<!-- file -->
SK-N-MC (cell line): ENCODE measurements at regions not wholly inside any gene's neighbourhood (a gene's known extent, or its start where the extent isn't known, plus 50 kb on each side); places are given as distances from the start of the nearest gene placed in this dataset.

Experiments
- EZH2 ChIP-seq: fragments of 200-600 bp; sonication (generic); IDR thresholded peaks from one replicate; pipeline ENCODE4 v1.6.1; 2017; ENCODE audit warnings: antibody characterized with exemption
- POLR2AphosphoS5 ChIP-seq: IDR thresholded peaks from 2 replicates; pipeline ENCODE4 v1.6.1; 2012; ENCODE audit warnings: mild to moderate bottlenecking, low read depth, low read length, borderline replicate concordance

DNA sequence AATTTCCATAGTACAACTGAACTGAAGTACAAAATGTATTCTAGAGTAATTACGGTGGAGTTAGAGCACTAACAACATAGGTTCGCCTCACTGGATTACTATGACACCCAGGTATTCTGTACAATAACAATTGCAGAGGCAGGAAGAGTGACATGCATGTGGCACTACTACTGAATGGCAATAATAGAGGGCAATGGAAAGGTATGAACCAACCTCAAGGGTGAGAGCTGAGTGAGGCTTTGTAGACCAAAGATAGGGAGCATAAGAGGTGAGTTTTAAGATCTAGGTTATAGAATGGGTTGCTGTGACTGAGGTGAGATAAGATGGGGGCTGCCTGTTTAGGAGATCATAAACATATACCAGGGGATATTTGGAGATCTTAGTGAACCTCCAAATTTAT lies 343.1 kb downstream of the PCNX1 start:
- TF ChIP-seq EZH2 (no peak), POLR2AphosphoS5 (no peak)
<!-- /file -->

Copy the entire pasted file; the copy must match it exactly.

SK-N-MC (cell line): ENCODE measurements at regions not wholly inside any gene's neighbourhood (a gene's known extent, or its start where the extent isn't known, plus 50 kb on each side); places are given as distances from the start of the nearest gene placed in this dataset.

Experiments
- EZH2 ChIP-seq: fragments of 200-600 bp; sonication (generic); IDR thresholded peaks from one replicate; pipeline ENCODE4 v1.6.1; 2017; ENCODE audit warnings: antibody characterized with exemption
- POLR2AphosphoS5 ChIP-seq: IDR thresholded peaks from 2 replicates; pipeline ENCODE4 v1.6.1; 2012; ENCODE audit warnings: mild to moderate bottlenecking, low read depth, low read length, borderline replicate concordance

DNA sequence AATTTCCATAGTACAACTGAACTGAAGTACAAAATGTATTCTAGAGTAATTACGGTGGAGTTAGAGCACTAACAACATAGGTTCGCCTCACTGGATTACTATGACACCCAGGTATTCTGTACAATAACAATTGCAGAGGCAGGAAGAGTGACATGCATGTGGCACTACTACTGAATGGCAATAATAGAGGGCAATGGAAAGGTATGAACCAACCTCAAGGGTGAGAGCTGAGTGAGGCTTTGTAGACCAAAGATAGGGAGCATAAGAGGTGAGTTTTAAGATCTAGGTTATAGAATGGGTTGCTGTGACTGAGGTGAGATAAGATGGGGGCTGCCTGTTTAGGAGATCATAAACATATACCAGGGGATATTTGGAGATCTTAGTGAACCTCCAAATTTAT lies 343.1 kb downstream of the PCNX1 start:
- TF ChIP-seq EZH2 (no peak), POLR2AphosphoS5 (no peak)